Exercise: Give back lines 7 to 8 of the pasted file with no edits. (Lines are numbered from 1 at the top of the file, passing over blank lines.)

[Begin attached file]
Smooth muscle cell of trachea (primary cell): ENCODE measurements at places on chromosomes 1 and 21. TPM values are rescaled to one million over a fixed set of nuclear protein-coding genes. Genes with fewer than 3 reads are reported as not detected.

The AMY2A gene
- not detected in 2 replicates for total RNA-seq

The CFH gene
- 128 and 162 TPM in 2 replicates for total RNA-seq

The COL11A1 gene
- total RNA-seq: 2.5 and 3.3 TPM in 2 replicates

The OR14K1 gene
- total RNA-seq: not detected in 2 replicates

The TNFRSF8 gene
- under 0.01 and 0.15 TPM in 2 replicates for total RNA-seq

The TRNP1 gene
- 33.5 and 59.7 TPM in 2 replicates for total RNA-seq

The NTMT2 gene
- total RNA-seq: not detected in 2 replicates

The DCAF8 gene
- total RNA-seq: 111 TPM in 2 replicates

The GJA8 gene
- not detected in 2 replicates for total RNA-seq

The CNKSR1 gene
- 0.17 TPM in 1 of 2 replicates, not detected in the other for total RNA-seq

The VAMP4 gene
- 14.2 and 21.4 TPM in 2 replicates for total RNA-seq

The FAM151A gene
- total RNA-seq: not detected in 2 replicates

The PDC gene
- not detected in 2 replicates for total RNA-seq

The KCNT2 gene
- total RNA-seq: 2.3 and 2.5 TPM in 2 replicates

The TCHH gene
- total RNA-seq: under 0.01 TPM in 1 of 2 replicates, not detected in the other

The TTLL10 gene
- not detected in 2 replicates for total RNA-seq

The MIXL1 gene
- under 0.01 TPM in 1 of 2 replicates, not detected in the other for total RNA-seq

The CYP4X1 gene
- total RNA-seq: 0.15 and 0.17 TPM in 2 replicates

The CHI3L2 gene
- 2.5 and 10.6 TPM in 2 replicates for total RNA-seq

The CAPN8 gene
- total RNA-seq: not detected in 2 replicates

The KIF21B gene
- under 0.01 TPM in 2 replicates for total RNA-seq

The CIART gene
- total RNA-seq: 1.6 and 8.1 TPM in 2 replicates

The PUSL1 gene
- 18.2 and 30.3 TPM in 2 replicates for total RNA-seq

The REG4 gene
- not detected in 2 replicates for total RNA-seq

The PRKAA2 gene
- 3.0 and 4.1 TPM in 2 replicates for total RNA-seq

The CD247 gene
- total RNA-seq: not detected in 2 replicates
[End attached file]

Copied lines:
- total RNA-seq: 2.5 and 3.3 TPM in 2 replicates

The OR14K1 gene